NeFU board calls on state's congressional delegation to endorse, advocate passage of the wind energy tax credit, support ethanol RFS
At their recent spring meeting, the Nebraska Farmers Union board of directors unanimously adopted a resolution calling on all members of Nebraska’s congressional delegation to actively support and advocate for inclusion and passage of the renewable energy Production Tax Credit and Investment Tax Credit that were included April 3 with bipartisan support as part of the tax extenders package as reported out by the U.S. Senate Finance Committee.
“We applaud the work of the Senate Finance Committee and urge Nebraska’s U.S. Senate and House of Representative members to actively push for swift passage of this critically important policy driver for continued growth of the Nebraska and U.S. wind energy industry,” said Dan McGuire NeFU District 5 director from Lincoln. “It’s one thing to talk about supporting renewable energy, but voting for the PTC and ITC is the real test. We need Nebraska’s entire delegation to weigh in quickly and announce their support so that the PTC and ITC extension will send the right message to investors so wind energy development can expand on the estimated 85,000 jobs it has already created. These incentives have facilitated investments of $15 billion a year into new U.S. wind farms and created orders for over 550 American factories in the supply chain according to the American Wind Energy Association.
“Extension of the PTC and ITC is a big economic deal for Nebraska’s future wind energy development. Nebraskans need the U.S. House of Representatives to act in a positive way as soon as possible just as the Senate Finance Committee did,” said John Hansen, NeFU president. “Nebraska is estimated to have an installed capacity of just over 1,200 megawatts of wind energy by the end of 2015 based on the prior PTC that expired Dec. 31, 2013. Nebraska has the opportunity to do so much more as a state to capture the rural economic development benefits that go hand-in-hand with the wind energy PTC and ITC. These are critical public policy tools that are essential for Nebraska to catch up to our bordering states that are outdistancing Nebraska in terms of wind energy development. Iowa and South Dakota are getting over 20 percent of their electric generation from wind energy because they know how to use the wind PTC and ITC. The congressional delegations in those states weigh in and support the PTC and ITC as does the Governor’s Wind Coalition.”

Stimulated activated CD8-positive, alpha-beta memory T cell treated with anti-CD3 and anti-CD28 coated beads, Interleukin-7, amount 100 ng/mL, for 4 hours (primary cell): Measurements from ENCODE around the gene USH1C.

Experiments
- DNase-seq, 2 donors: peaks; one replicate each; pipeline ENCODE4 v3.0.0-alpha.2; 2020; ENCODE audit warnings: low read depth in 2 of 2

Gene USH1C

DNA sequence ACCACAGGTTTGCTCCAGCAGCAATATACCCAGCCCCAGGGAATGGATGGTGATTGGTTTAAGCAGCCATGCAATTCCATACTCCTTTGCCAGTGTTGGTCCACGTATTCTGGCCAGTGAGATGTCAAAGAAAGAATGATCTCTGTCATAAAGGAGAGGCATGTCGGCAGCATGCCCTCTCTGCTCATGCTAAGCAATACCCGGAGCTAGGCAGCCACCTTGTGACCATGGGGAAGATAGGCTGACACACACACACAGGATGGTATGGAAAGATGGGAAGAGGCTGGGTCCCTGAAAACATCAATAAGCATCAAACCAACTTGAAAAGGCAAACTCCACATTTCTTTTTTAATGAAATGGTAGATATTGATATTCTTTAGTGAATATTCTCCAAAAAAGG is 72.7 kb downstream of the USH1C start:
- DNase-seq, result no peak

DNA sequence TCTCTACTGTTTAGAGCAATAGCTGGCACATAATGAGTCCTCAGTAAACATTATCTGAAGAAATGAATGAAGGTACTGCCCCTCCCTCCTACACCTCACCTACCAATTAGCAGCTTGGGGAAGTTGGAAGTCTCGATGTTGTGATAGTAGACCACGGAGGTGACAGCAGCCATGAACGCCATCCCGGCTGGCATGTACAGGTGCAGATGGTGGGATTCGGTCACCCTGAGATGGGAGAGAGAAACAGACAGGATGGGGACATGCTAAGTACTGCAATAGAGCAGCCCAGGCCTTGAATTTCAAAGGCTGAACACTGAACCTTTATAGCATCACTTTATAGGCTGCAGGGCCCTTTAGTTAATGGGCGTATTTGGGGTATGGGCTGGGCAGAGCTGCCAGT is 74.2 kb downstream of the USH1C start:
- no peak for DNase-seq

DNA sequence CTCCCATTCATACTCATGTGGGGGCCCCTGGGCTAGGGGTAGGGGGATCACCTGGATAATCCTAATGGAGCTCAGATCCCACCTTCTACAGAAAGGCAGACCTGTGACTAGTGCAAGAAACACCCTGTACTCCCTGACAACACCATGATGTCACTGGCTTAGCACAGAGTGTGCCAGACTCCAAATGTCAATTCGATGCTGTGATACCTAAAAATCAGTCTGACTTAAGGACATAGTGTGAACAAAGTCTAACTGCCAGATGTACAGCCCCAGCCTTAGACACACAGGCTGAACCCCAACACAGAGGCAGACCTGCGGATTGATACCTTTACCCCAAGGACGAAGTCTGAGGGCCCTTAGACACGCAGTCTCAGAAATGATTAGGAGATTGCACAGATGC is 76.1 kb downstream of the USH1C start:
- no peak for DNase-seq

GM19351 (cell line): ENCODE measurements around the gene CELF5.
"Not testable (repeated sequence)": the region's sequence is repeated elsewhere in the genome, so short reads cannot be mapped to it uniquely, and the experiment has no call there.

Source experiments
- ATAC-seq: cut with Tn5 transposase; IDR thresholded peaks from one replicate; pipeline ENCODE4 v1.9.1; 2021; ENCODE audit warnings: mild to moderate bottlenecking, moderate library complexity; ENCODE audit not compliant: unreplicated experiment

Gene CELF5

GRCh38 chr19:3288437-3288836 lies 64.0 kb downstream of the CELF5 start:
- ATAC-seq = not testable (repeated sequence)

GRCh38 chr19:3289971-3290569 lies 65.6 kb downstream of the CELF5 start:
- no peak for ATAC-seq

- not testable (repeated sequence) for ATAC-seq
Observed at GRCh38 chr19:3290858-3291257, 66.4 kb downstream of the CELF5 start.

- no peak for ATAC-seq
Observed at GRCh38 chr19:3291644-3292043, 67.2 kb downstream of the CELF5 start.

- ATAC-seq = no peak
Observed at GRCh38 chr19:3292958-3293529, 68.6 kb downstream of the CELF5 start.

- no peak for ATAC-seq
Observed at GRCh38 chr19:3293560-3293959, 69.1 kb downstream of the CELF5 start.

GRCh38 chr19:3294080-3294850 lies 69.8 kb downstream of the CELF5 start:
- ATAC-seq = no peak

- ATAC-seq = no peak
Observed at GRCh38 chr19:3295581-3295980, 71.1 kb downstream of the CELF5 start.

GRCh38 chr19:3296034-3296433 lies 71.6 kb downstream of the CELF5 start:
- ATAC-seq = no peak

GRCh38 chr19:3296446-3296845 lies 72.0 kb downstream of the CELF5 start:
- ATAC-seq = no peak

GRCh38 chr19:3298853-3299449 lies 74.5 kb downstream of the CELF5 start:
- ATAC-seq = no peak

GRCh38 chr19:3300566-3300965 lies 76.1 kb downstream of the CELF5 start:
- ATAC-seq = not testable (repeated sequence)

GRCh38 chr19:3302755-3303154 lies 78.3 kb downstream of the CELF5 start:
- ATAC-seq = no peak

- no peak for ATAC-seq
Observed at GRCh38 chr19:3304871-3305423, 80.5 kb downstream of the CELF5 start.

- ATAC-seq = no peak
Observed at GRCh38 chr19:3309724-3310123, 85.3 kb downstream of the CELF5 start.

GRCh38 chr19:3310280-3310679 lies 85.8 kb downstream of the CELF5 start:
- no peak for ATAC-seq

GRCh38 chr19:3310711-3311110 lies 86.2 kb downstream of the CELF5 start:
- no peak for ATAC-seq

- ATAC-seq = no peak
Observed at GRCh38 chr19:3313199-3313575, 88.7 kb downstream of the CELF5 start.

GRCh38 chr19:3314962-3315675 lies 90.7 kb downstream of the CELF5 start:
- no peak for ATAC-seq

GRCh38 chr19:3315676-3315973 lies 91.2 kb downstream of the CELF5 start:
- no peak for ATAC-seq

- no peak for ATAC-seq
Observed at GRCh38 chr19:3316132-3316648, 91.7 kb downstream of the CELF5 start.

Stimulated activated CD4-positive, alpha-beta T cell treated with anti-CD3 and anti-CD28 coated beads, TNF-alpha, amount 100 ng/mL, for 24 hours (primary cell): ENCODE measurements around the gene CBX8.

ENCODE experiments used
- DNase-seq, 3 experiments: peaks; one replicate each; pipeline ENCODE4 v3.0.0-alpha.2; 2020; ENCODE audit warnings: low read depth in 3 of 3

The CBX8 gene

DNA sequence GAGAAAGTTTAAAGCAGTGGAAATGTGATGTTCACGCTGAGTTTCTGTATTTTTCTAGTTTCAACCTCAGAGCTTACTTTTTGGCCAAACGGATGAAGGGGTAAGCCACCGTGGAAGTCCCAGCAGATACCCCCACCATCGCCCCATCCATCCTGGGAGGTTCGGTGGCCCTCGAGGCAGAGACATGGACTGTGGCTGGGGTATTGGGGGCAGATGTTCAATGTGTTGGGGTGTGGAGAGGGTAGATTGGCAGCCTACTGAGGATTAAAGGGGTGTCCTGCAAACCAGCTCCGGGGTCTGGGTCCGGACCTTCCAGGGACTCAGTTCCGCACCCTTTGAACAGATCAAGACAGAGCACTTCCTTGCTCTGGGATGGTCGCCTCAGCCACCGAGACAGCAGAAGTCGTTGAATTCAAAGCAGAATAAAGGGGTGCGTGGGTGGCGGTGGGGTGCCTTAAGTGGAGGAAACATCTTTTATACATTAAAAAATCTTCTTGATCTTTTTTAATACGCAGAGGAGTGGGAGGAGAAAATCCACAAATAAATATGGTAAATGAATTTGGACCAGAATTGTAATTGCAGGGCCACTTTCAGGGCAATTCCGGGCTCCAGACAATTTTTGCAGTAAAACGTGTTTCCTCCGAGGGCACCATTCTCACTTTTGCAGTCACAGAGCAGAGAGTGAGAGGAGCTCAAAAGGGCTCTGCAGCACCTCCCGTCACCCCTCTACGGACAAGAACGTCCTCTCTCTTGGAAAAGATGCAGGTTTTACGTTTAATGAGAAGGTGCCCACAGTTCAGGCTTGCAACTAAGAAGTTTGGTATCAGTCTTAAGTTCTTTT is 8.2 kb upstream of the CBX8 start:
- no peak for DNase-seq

“The time is now and it is critical that Nebraska’s entire congressional delegation publicly state their support for and commitment to defend the ethanol Renewable Fuels Standards against attacks from the Environmental Protection Agency (EPA) and anti-renewable energy activists,” said Gale Lush, NeFU District 3 director from Wilcox. “I want to remind everyone that ethanol is an economic superstar for Nebraska’s economy. There are currently 24 active ethanol production plants in Nebraska, with a combined production capacity of over 2 billion gallons of ethanol each year, and requiring more than 700 million bushels of grain in the process. These ethanol plants represent more than $5 billion in capital investment in the state and provide direct employment for some 1,200 Nebraskans. Nebraska ranks second in the nation in ethanol production, and is the largest ethanol producer west of the Missouri River. Geographic position, abundant ethanol supply and reliable, competitive rail transportation give Nebraska a strategic advantage in serving ethanol markets in the western U.S. and Distillers Dried Grains (DDGS) is helping Nebraska’s livestock feeding industry become the national leader.”
“It’s no wonder that over 5,000 Nebraska farmers sent comments to EPA opposing their plan to reduce the RFS target,” added Vern Jantzen, NeFU vice president from Plymouth. “Nebraska’s ag economics professor Bruce Johnson’s analysis showed that ethanol is a key component of Nebraska’s ‘Golden Triangle’ of corn, cattle and ethanol. Johnson reports that ethanol’s 2010 economic contribution in Nebraska included: Direct receipts of $3.4 billion with indirect (multiplier) impacts on other businesses results totaling $4.5 billion in business receipts; total direct and multiplier impacts of $928,000,000 in gross state product; direct labor income of $223 million and a total of $585 million with the multiplier; and 3,000 direct jobs and nearly 8,000 more when indirect jobs are considered. Ethanol does all of this while reducing gasoline prices at the pump for consumers by over $1.00 per gallon. We need all hands on deck to protect the ethanol RFS. It is critical to the ongoing economic success of our state.”
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